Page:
Grass Valley road work to finish this month |

Grass Valley road work to finish this month

Driving down East Bennett Road near Highway 49 in Grass Valley you may have noticed some heavy construction going on, with workers smoothing down previously cracked roadways and resurfacing sidewalk curbs. These city-led efforts are part of Grass Valley’s annual street rehabilitation project which looks to preserve about 4 1/2 miles of paved streets and intersections throughout the city.

The work now is between two stages, with the second stage — placing a smooth layer on the road — starting today. City officials expect roadwork for the next several days, excluding the weekend. Traffic will be reduced to one lane in the affected areas.

“We’re focusing on sealing and keeping them in good condition. They aren’t necessarily the worst streets but they are suitable for more maintenance treatment to keep them good,” said Grass Valley Assistant City Engineer Bjorn Jones. “This project will prolong the life and usability of the roads rather than just letting them degrade.”

The more than $1.4 million project was approved in April by the City Council and contracted to Orangevale-based contractor Pro Builders. According to Jones, the construction began in June to seal street cracks, improve drainage and markings, and upgrade accessibility on pedestrian walkways. Jones said the city’s pavement management program helped prioritize which streets need to be treated. Roadwork is happening on Mill, Bennett, South Auburn, and East Main streets, including areas around Forest Glade Circle, Scotia Pines Circle, Freeman Lane, Buckingham Court, Picadilly Lane, Sterling Court and Ascot Place.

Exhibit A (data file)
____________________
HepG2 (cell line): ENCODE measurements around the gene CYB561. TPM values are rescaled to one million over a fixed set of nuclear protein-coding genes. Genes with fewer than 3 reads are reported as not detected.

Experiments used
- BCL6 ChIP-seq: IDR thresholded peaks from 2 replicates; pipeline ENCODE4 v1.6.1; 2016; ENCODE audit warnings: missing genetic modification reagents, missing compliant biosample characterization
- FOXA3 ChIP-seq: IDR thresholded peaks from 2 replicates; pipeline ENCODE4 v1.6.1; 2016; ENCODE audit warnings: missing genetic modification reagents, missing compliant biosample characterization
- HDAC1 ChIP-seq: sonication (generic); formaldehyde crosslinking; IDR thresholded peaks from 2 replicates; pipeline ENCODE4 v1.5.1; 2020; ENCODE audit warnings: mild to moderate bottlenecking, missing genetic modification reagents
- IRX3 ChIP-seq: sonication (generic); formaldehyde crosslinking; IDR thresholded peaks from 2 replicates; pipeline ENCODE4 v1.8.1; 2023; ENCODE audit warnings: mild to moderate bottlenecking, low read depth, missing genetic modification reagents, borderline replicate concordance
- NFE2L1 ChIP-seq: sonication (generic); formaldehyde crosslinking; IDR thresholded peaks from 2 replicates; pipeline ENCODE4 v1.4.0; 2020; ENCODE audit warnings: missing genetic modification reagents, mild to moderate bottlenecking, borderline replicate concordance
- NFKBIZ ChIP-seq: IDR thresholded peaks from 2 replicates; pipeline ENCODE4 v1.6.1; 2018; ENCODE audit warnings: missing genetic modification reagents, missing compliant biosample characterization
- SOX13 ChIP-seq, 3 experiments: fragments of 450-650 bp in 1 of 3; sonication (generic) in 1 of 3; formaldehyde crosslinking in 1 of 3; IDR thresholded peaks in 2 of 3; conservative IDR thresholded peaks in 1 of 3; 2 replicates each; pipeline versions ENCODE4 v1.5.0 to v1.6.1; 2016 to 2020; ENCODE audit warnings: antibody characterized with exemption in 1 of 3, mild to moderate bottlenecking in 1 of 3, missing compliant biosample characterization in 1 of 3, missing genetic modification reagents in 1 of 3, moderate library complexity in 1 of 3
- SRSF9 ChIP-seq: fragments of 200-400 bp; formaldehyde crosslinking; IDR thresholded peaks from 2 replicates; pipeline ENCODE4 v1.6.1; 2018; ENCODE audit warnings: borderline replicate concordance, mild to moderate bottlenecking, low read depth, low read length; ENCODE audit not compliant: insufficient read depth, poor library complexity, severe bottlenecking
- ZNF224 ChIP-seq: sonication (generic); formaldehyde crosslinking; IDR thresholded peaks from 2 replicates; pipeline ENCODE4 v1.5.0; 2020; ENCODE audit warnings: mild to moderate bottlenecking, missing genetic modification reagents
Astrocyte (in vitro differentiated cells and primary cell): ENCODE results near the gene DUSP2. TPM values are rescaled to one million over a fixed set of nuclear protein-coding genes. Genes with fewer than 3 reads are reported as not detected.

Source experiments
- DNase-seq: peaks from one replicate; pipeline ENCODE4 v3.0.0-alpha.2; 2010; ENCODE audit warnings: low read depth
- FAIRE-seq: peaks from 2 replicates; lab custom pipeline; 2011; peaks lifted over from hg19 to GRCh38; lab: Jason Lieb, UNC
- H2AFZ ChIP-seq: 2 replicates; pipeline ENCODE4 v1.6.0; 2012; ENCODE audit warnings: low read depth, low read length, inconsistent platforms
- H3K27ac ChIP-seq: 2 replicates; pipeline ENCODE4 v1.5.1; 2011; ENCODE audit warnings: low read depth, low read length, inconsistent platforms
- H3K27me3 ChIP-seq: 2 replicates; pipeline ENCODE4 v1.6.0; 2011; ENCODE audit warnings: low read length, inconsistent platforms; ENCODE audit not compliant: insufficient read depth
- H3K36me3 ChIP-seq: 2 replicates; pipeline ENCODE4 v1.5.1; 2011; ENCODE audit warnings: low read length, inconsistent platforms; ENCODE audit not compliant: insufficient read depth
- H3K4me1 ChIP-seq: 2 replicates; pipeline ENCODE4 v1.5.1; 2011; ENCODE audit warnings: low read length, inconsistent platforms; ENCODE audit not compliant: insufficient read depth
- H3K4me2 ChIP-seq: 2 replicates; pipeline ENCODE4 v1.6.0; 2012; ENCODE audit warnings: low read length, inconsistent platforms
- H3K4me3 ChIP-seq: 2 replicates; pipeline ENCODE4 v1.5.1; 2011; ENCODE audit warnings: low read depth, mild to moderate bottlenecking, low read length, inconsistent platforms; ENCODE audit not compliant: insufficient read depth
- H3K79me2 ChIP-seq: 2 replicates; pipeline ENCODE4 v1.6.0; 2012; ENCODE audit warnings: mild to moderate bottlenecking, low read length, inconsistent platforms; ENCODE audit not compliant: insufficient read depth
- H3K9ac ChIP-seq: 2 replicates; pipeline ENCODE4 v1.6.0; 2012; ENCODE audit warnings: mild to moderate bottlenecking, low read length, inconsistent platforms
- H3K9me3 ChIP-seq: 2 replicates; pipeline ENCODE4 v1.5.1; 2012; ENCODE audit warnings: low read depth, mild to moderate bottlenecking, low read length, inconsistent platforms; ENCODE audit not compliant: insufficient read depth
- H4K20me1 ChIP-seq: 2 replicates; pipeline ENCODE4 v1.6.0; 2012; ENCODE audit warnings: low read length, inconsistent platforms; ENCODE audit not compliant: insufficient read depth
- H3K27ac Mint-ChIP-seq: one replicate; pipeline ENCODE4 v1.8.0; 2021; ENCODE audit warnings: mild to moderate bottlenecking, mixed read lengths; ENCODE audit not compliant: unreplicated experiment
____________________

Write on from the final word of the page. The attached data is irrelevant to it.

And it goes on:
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Jones said that most concrete and curb ramp sidewalk replacements are done, and all construction and street sealing is scheduled to end this month, though due to inadequate inspection some intersection work had to be redone to better meet accessibility standards. That additional construction may cost the city more depending on whether the city or contractor were liable for the errors. Jones said any added expenses will be worked out when payment estimation and processing is completed and presented in September for approval to the City Council.

“In general there were a few different sites where some rework was necessary after the fact, unfortunately, and that’s just part of the construction process sometimes,” said Jones.

Jones said the concrete replacement had minimal effect on the overall completion date.

Revenue from 2018 statewide taxes funded the construction, including more than $300,000 from California State Senate Bill 1, a 2017 legislation that generates fuel taxes and vehicle fees for funding roadways around the state. Jones said the remaining project costs were funded by general sales tax and other state gas tax revenues allocated to the city by the state.

As the project comes to a close, Jones says there will be some roads that will not be fully marked yet, and drivers may come across more loose chip seal on the roadways.

“Sometimes people worry that that’s going to be how it’s left, but don’t worry,” he added. “We will be coming back with a sealant coat to really smooth out the ride,” he said. “Be patient and we’ll hopefully have a lot of nicer roads after this summer, and other projects coming down the pipe.”

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